In our React example some components were coupled with each other to pass data and functions from one component to another. Now with Redux, that coupling of components becomes unnecessary. We have the possibilty to individually couple/connect the components to the state.

Connecting components

At this moment the components are unaware of the global application state and can’t update it with new information. Connecting a component to the store is done in multiple steps.

mapStateToProps

This function will connect specific (you can define which ones) information from the state to properties of the component. So instead of passing data from one component to another we now connect directly to the data.

Your application state (probably) contains a lot of data/objects, so loading all those objects to every component is overkill. Redux is smart enough to provide the possibilty to only load the objects you need. In the example above we only load the sessionItems from the state.

As with the local state of components, when there is a change of the application state, every component (that is connected to that specific updated object) will immeditialy receive the updated object.

mapDispatchToProps

Next to passing the objects between components in the React-only example, we also passed callback functions between components. This becomes also unnecessary with Redux and mapDispatchToProps. It allows the component to load the (pure function) actions into the properties of the component. This allows the component to simply call the action by this.props.ACTION.

Connect

So now all the converting is done of the data and functions inside the component, the only thing you need to do is one simple line of code for each component (that needs to be connected):

It let’s the component listen to the store and provides all the data and functions it needs. The properties mapStateToProps and mapDispatchToProps are optional. So it is possible to have components only having dispatched actions (Form) and components only reading data from the store (SessionList).

Middleware for async calls

As you maybe noticed, the last thing we did not yet talk about, was the async call to our API.

By default actions are synchrounsly in Redux. To achieve an async action, like for example calling an API, we need to implement Middleware. There are two popular libraries available for this, I have choosen Thunk.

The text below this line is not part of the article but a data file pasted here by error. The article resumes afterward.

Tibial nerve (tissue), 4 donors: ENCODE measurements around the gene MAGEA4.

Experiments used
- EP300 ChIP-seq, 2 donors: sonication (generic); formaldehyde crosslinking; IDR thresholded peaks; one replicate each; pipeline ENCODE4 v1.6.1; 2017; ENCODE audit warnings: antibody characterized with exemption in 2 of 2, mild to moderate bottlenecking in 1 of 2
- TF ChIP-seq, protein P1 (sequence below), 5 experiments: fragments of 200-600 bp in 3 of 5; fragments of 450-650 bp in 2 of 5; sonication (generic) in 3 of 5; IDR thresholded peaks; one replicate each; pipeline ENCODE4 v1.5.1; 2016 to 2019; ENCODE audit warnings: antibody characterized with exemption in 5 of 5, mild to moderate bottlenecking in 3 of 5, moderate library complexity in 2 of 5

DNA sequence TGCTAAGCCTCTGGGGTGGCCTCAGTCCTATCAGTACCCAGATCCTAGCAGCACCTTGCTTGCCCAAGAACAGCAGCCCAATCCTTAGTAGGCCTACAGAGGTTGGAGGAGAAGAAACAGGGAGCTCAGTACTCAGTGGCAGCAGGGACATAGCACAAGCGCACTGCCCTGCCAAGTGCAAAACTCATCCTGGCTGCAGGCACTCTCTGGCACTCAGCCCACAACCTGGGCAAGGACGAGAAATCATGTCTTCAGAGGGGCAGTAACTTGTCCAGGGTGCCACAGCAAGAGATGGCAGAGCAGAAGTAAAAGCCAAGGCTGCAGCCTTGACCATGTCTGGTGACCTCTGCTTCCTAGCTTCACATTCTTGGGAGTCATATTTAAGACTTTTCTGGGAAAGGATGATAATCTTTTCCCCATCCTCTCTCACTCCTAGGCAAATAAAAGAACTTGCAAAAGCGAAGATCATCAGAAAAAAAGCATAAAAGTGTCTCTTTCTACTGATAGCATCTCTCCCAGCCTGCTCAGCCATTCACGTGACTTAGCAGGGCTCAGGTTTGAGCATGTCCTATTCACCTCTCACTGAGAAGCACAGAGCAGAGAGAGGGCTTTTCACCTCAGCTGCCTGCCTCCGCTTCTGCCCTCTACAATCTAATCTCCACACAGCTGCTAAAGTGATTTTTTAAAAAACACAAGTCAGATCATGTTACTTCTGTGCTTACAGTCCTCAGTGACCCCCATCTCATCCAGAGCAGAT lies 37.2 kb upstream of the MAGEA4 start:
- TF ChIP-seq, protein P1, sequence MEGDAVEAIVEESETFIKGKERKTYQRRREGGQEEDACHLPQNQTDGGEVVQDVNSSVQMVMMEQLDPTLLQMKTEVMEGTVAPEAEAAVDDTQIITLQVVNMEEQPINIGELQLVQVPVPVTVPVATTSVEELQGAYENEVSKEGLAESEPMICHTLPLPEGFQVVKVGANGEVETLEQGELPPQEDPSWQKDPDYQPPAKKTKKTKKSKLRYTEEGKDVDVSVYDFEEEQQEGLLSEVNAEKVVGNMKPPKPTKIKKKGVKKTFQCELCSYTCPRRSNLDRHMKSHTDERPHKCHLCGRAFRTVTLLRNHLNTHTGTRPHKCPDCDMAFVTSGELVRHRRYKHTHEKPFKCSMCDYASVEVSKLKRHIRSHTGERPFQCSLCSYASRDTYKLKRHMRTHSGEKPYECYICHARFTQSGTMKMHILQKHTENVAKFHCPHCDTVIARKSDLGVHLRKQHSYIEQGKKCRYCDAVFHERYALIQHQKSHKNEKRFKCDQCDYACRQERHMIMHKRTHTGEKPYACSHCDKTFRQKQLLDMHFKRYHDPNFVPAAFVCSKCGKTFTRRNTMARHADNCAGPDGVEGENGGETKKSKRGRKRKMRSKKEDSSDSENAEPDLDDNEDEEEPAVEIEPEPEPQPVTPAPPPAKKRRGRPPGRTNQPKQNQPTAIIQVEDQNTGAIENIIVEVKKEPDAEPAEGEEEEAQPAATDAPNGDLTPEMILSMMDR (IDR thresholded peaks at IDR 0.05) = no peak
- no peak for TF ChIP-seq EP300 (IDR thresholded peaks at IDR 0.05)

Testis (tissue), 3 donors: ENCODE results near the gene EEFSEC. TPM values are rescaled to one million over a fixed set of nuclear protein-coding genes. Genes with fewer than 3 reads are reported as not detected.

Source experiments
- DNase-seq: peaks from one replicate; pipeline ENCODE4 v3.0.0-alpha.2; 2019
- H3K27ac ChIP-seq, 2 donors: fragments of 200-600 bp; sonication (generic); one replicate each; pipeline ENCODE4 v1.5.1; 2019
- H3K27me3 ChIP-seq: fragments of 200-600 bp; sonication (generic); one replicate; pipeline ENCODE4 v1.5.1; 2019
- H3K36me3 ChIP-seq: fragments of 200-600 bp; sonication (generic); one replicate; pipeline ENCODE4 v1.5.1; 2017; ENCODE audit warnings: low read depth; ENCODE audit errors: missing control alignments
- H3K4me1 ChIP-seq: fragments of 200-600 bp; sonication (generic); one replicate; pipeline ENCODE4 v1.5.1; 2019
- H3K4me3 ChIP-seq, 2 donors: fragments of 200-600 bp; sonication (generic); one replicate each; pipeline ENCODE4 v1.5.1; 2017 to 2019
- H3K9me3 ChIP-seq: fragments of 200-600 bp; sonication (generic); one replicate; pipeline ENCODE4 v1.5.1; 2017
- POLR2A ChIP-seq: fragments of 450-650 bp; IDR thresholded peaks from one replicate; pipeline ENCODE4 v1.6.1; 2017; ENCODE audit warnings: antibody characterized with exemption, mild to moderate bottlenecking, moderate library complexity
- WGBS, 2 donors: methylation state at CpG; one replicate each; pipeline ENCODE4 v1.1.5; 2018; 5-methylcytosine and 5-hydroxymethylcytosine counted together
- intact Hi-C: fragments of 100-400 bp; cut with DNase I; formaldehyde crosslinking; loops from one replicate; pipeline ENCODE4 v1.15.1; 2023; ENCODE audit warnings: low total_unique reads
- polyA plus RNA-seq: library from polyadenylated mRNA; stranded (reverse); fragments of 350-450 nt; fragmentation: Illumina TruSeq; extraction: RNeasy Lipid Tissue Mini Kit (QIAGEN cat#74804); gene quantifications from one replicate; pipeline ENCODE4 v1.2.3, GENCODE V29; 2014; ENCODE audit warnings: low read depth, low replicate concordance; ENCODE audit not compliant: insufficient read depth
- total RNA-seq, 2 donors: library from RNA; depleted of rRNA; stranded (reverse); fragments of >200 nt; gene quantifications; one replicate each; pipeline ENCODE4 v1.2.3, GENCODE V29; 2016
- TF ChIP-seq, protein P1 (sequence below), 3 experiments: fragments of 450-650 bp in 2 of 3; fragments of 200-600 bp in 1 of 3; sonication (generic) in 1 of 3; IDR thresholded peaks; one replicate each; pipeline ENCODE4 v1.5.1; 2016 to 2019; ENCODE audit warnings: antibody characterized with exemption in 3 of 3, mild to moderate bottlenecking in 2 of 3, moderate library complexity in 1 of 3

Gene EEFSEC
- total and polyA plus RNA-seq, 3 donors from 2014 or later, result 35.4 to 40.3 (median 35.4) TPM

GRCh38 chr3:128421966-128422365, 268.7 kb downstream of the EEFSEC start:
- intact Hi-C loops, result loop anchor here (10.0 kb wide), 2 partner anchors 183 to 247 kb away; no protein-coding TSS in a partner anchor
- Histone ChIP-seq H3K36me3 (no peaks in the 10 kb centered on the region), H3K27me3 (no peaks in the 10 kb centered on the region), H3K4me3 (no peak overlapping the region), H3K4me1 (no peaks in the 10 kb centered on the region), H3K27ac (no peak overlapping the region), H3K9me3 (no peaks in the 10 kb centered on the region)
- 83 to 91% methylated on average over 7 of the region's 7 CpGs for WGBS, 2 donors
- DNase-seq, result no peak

Redux Thunk middleware allows you to write action creators that return a function instead of an action. The thunk can be used to delay the dispatch of an action, or to dispatch only if a certain condition is met. The inner function receives the store methods dispatch and getState as parameters.

https://github.com/reduxjs/redux-thunk

Here is a nice animation availble which explains this concept:

When a view (component) triggers an action, the Middleware takes care of your API calls and updates your state.

How to implement?

Maybe you noticed it already, when I configured the store, I already included the Middleware. It is actually as simple as importing applyMiddleware (redux module), importing thunk and ThunkDispatch (redux-thunk module), and passing through applyMiddleware(thunk) in the createStore function.

Next, create a new file AsyncFunctions.ts under the actions folder. This files contains the httpClient call to the API and will dispatch (after retrieving the data) the addNewSession action. This action is exactly the same as we use inside the form component.

Recap

Tadaaa! Normally after following all the previous steps, you should have a working Redux version of your application.

The initial setup looks very difficult, especially the first time, but eventually it saves you a tremendous lot of work compared to when you needed to handle all the state changes by propagating the props and functions.

Feel free to contact me by my blog, Twitter, LinkedIn.. if you have any questions or comments!

Extra references can be found here:

https://github.com/yborghmans/SPFxReduxDemo
https://redux.js.org/
https://github.com/reduxjs/redux-thunk